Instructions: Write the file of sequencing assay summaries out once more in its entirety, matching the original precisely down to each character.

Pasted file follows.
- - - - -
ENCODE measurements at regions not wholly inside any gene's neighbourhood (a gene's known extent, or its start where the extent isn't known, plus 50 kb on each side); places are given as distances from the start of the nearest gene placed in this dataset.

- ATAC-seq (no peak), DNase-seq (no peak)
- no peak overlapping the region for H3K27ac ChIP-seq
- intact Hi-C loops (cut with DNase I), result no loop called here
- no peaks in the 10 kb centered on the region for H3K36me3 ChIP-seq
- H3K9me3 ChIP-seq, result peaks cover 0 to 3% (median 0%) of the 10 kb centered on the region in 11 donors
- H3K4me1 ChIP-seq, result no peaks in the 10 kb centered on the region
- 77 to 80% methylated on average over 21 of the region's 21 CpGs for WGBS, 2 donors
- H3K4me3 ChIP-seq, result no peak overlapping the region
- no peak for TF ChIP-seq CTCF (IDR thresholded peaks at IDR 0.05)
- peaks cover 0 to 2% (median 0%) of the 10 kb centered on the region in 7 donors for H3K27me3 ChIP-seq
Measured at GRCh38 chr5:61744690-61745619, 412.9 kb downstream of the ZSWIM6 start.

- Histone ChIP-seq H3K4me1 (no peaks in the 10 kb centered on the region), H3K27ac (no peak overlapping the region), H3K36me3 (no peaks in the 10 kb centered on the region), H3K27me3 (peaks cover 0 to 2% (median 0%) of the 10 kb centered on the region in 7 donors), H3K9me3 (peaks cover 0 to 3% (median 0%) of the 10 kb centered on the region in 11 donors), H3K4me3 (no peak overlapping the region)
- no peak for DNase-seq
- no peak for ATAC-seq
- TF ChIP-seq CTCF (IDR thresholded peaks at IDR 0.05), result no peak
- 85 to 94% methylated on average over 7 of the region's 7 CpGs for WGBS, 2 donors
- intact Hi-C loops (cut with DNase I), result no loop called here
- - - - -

ENCODE measurements at regions not wholly inside any gene's neighbourhood (a gene's known extent, or its start where the extent isn't known, plus 50 kb on each side); places are given as distances from the start of the nearest gene placed in this dataset.

- ATAC-seq (no peak), DNase-seq (no peak)
- no peak overlapping the region for H3K27ac ChIP-seq
- intact Hi-C loops (cut with DNase I), result no loop called here
- no peaks in the 10 kb centered on the region for H3K36me3 ChIP-seq
- H3K9me3 ChIP-seq, result peaks cover 0 to 3% (median 0%) of the 10 kb centered on the region in 11 donors
- H3K4me1 ChIP-seq, result no peaks in the 10 kb centered on the region
- 77 to 80% methylated on average over 21 of the region's 21 CpGs for WGBS, 2 donors
- H3K4me3 ChIP-seq, result no peak overlapping the region
- no peak for TF ChIP-seq CTCF (IDR thresholded peaks at IDR 0.05)
- peaks cover 0 to 2% (median 0%) of the 10 kb centered on the region in 7 donors for H3K27me3 ChIP-seq
Measured at GRCh38 chr5:61744690-61745619, 412.9 kb downstream of the ZSWIM6 start.

- Histone ChIP-seq H3K4me1 (no peaks in the 10 kb centered on the region), H3K27ac (no peak overlapping the region), H3K36me3 (no peaks in the 10 kb centered on the region), H3K27me3 (peaks cover 0 to 2% (median 0%) of the 10 kb centered on the region in 7 donors), H3K9me3 (peaks cover 0 to 3% (median 0%) of the 10 kb centered on the region in 11 donors), H3K4me3 (no peak overlapping the region)
- no peak for DNase-seq
- no peak for ATAC-seq
- TF ChIP-seq CTCF (IDR thresholded peaks at IDR 0.05), result no peak
- 85 to 94% methylated on average over 7 of the region's 7 CpGs for WGBS, 2 donors
- intact Hi-C loops (cut with DNase I), result no loop called here